Chicago has a theater scene, and a food scene, and a music scene, and plenty of movies are made there. And when Oprah did her show there, Chicago drew people from all strata of global society. All those things are elements of a global city, but again, Chicago doesn’t inarguably lead in any of them (although I know I’ll get an argument from some foodies).

Location. The Tribune’s Rosenthal hits on this in his column this morning and our Changing Gears team agrees. Chicago’s location between the two coasts simply hurts its world class candidacy.

When people come to the U.S. from overseas, they can work in visits to a variety of places just by sticking to the east and west coasts. Getting to Chicago takes effort. Visitors from anywhere outside the Midwest have to fly there, where it’s possible to drive from Los Angeles to San Francisco or Las Vegas, or take a train from New York to Washington.

There’s one thing that Chicago has in spades when it comes to a world class city: pride of place. Almost everyone who’s from Chicago or lived there has warm feelings about it, especially NPR’s Scott Simon, a faithful cheerleader who even named one of his books, “Windy City.”

But when it comes to world class status, as Rosenthal puts it in his column this morning, “that’s not enough.”

What are your views about Chicago? Does it deserve to be considered a world class city? What does it need to do to get there?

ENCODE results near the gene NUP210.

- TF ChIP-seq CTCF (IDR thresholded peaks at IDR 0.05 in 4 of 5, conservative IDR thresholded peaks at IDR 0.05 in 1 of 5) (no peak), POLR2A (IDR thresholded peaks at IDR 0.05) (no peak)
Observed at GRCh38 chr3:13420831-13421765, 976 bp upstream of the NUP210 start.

CDO woes no mo’ Five Wisconsin school districts have settled a lawsuit with an investment firm over the sale of collateralized debt obligations. The school districts say the firm sold them CDOs without disclosing the risks involved. The districts will get $22 million from the firm, according to the Wall Street Journal. And they won’t have to pay the $154 million they still owe the firm.

Et tu legislature? Ohio governor John Kasich’s plan to tax oil and gas companies seems to be stalled in the state legislature. Partner station WCPN Ideastream reports that Kasich’s own Republican colleagues are the reason for the holdup.

No protest permit Partner station WBEZ reports the city of Chicago has turned down a permit request from people who plan to protest the upcoming NATO summit. The city had previously approved a permit for the same protest route one day earlier. Protesters asked to switch the day after the G-8 summit was canceled in the city.